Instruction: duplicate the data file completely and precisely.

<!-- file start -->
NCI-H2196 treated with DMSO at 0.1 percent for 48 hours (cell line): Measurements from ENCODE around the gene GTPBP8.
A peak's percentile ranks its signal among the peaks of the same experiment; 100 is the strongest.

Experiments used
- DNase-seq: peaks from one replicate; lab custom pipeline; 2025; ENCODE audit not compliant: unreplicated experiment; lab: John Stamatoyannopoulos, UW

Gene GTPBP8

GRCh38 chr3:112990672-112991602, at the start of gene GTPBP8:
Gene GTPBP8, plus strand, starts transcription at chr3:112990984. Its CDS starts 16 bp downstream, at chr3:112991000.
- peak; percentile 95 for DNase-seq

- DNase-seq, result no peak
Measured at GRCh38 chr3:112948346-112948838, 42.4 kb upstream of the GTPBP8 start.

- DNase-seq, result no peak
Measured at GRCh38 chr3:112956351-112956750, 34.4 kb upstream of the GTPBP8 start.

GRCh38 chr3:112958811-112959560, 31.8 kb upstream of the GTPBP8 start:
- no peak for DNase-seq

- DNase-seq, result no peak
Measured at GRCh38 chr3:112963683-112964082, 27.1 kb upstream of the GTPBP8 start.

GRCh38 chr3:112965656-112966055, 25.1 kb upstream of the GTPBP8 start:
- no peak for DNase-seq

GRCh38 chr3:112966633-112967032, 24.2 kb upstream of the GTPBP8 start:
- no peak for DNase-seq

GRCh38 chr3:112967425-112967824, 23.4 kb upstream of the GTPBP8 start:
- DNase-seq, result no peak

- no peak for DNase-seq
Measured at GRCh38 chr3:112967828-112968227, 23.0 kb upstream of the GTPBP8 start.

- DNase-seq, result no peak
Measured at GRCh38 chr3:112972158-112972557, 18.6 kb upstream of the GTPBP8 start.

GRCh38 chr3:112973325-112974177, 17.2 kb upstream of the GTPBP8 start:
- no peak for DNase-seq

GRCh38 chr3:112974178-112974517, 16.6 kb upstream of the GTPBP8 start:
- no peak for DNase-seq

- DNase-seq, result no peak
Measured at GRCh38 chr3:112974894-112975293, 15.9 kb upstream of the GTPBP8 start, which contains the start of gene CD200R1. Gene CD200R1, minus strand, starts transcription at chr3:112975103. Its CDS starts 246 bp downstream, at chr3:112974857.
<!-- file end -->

NCI-H2196 treated with DMSO at 0.1 percent for 48 hours (cell line): Measurements from ENCODE around the gene GTPBP8.
A peak's percentile ranks its signal among the peaks of the same experiment; 100 is the strongest.

Experiments used
- DNase-seq: peaks from one replicate; lab custom pipeline; 2025; ENCODE audit not compliant: unreplicated experiment; lab: John Stamatoyannopoulos, UW

Gene GTPBP8

GRCh38 chr3:112990672-112991602, at the start of gene GTPBP8:
Gene GTPBP8, plus strand, starts transcription at chr3:112990984. Its CDS starts 16 bp downstream, at chr3:112991000.
- peak; percentile 95 for DNase-seq

- DNase-seq, result no peak
Measured at GRCh38 chr3:112948346-112948838, 42.4 kb upstream of the GTPBP8 start.

- DNase-seq, result no peak
Measured at GRCh38 chr3:112956351-112956750, 34.4 kb upstream of the GTPBP8 start.

GRCh38 chr3:112958811-112959560, 31.8 kb upstream of the GTPBP8 start:
- no peak for DNase-seq

- DNase-seq, result no peak
Measured at GRCh38 chr3:112963683-112964082, 27.1 kb upstream of the GTPBP8 start.

GRCh38 chr3:112965656-112966055, 25.1 kb upstream of the GTPBP8 start:
- no peak for DNase-seq

GRCh38 chr3:112966633-112967032, 24.2 kb upstream of the GTPBP8 start:
- no peak for DNase-seq

GRCh38 chr3:112967425-112967824, 23.4 kb upstream of the GTPBP8 start:
- DNase-seq, result no peak

- no peak for DNase-seq
Measured at GRCh38 chr3:112967828-112968227, 23.0 kb upstream of the GTPBP8 start.

- DNase-seq, result no peak
Measured at GRCh38 chr3:112972158-112972557, 18.6 kb upstream of the GTPBP8 start.

GRCh38 chr3:112973325-112974177, 17.2 kb upstream of the GTPBP8 start:
- no peak for DNase-seq

GRCh38 chr3:112974178-112974517, 16.6 kb upstream of the GTPBP8 start:
- no peak for DNase-seq

- DNase-seq, result no peak
Measured at GRCh38 chr3:112974894-112975293, 15.9 kb upstream of the GTPBP8 start, which contains the start of gene CD200R1. Gene CD200R1, minus strand, starts transcription at chr3:112975103. Its CDS starts 246 bp downstream, at chr3:112974857.